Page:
The Lost Sunrise

In 1996 my daughter and my first wife and I took a family vacation to Australia. I’d been there several times on mission trips, starting in 1991, but this was the first time to be there without any responsibilities, and it was a wonderful time to catch up with friends I’d made over the years as well as to revisit familiar places and see new sights.

It was also a great time for taking photographs, and I still have an album–a thick one–full of them. Although it would be difficult–maybe impossible–to pick a favorite picture from that album, one of my favorites has actually been missing for a number of years: a sunrise over the ocean at Port Douglas.

Why? Why is it missing, you ask.

I used to have a big poster made from my print of that photo, but when my first wife moved to another state, the poster (and all of the negatives) inadvertently went with her. It’s entirely possible they were later destroyed in a flooded basement.

But what about the print that used to be in the photo album?

In my desire to have another poster made from the original, Kathleen and I headed to a camera store with my only print copy of that sunrise in a brown envelope. Unfortunately, neither of us thought to close the envelope. Can you imagine our shock when we opened the envelope while heading down the hall towards the camera store and found that the picture had fallen out somewhere?

Panic! We must’ve searched every inch of the path we’d taken, but to no avail. We’d lost it. Forever.

Hadn’t I scanned a copy at some point in time, though?


But the only copy I could find is so small and of such low resolution that another print could never be made from it, much less a good-sized poster. I tried using software that is supposed to help with problems like that, but it didn’t work. Not sufficiently well.

So this little picture is the best one I have…the only one I have. If you click on it, you’ll see it the same size you do now.

It’s no wonder I’ve almost become a fanatic about sunrise pictures (and making sure I have good digital versions stored in multiple locations.

This photo, taken at Sandbridge, Virginia, is probably my current favorite.

I’ve also become fond of sunsets–perhaps because of the symbolism relating to growing older. This is my current favorite.

Do you enjoy taking pictures? What’s your favorite subject? Have you ever lost a photo that was extra-special–or perhaps had a very special picture turn out horribly? How about sharing a comment?

I’ll be back again next Sunday. If you’d like to receive my posts by email, go to “Follow Blog via Email” at the upper right.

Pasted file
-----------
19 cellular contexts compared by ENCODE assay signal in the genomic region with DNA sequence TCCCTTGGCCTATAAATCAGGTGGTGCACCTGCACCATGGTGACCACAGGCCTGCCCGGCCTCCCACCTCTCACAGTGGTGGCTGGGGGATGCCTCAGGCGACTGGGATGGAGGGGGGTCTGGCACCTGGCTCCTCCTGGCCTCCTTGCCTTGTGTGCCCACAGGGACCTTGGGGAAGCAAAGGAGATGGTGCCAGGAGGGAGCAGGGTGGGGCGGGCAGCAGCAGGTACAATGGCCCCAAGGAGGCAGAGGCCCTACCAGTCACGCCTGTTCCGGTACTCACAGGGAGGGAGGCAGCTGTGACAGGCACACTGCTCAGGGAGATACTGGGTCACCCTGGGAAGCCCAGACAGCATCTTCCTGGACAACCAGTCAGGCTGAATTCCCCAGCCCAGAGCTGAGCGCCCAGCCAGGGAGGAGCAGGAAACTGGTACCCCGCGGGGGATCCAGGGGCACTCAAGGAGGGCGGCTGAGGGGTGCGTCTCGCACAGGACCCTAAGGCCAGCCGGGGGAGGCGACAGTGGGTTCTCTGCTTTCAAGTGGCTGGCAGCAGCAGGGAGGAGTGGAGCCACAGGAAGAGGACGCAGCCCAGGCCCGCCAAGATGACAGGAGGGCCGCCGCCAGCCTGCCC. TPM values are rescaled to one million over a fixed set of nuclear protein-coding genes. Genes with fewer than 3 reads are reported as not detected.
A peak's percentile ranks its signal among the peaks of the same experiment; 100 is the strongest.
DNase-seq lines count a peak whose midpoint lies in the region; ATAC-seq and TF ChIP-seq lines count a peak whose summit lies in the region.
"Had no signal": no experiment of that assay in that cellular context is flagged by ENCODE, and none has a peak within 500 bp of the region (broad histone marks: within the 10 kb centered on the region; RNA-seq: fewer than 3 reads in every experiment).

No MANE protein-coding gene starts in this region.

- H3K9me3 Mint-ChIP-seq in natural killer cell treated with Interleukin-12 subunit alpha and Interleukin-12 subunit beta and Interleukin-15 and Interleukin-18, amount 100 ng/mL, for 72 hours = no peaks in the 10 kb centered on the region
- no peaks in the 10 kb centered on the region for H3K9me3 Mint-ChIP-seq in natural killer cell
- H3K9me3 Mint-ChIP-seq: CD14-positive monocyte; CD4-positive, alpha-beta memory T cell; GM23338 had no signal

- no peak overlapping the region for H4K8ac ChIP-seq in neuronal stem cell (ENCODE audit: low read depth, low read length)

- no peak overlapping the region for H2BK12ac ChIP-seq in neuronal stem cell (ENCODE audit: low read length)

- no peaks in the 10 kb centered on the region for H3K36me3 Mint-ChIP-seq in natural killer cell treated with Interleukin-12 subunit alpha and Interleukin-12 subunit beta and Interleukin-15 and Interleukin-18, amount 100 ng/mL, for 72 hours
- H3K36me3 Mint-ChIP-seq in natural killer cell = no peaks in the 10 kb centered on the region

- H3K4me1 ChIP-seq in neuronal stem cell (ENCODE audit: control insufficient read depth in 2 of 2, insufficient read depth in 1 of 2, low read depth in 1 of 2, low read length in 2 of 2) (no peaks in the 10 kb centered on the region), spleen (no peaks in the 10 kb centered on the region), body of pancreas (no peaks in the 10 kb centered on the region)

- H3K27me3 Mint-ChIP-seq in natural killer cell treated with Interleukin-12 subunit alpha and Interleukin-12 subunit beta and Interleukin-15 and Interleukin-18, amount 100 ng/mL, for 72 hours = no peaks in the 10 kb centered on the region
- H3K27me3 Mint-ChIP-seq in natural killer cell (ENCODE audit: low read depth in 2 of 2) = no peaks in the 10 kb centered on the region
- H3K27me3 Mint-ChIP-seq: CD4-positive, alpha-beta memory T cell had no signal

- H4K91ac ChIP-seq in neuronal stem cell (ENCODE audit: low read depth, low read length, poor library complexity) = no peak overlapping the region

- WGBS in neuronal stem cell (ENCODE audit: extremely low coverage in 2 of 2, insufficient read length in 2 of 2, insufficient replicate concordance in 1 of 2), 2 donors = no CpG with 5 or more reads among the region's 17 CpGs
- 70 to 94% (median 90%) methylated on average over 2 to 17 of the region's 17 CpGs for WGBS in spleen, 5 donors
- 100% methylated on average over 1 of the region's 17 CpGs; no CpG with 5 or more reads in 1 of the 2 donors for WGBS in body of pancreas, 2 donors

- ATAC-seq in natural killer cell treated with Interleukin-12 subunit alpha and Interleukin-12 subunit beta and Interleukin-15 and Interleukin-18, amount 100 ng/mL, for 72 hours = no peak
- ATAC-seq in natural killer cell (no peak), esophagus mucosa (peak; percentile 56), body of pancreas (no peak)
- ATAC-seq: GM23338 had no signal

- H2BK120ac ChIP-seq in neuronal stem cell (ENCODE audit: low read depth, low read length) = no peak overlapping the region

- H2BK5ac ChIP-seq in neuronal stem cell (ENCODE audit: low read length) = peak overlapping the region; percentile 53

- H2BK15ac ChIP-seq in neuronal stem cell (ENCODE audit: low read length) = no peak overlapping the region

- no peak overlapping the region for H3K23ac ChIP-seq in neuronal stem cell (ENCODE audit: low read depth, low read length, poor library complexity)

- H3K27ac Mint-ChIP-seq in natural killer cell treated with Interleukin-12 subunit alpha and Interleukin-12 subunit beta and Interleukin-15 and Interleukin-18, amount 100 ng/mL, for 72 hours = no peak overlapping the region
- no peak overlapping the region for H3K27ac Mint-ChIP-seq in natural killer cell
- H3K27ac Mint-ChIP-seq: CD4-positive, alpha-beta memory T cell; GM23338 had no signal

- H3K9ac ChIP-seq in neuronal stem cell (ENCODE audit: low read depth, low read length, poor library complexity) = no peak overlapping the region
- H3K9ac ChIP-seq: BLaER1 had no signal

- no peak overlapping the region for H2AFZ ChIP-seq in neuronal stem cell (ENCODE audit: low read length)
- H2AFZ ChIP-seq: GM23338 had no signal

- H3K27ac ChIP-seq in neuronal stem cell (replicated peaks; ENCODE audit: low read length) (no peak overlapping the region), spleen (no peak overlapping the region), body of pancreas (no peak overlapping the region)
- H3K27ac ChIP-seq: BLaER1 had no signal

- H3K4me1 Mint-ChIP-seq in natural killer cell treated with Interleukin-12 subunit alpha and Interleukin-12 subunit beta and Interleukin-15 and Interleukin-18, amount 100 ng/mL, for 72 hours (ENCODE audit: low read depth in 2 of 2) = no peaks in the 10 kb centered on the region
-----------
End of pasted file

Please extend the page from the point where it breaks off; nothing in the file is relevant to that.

Best regards,

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If I Should Lose My Creativity

Nursing Home Drawing       Nursing Home Drawing 2

In December of 2012–it seems more recent than that, though–I wrote a song called I’ll Just Keep Praising the Lord. It talks about various blessings I could lose and yet still be thankful for the other blessings God has given me. One stanza says this:

I thrive on smiles and words of good cheer.
My hopes and dreams keep me looking upward.
My creativeness fulfills me and keeps my mind alert.
But even if I lose those blessings, I will not complain.
I’ll just keep on praising the Lord for being so good.

Creativeness. Creativity. One of the most important talents God has gifted me with. Especially for writing, but also for music.

I wrote my first poem in elementary school. And a few years later I wrote a satirical little poem based on the poem Trees. I don’t remember all of it–thank goodness–but it started out something like this:

I think that I shall never see
Anyone else who’s quite like me.
I think that I would surely faint
Unless he be some earthly saint…

Creative for sure, although probably worth forgetting.

As a pre-teen I wrote a short little book about turtles. I wanted to be a herpetologist–a biologist studying reptiles and amphibians.

In high school I wrote my first song. The folk trio I was in used it for our theme song. I started writing additional songs after graduation. I even wrote some musical dramas and a rock opera. Not to mention poetry, short plays and monologues, and a few other shorter writings.

Over the last nine or ten years I’ve written a dozen novels, three of which have been published. Info about all twelve is on my website. Amazon carries the published books.

I’m not boasting about what I’ve done. I just want to show you how important my creativity is–to me even if to very few other people. If I were to lose it, I hope I would still feel just as thankful to God for the blessings I hadn’t lost, but it would be tough.

I’ve mentioned in several other blog posts that I participate in a weekly nursing home ministry. I sometimes wonder what each of the residents was like before ending up in a nursing home.

But I wonder about one lady in particular. You saw the colored marker drawings at the top of this post? She did those, and I have them on my refrigerator–just as if they’d been done by my daughter when she was young. I have no idea whether she used to be visually creative, but I think it’s wonderful that she’s able to express herself in what many people would consider such a childish way.

If I should ever lose the kind of creativity I currently enjoy, I pray that I may find some other kind. Just as the lady at the nursing home has done. But if I don’t, I pray that I may lose my memory of ever having been creative.

What do you think? If you lost one of your talents, could you handle it well? How about leaving a comment.



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I’ll be back again on Sunday. If you’d like to receive my posts by email, go to “Follow Blog via Email” at the upper right.

Best regards,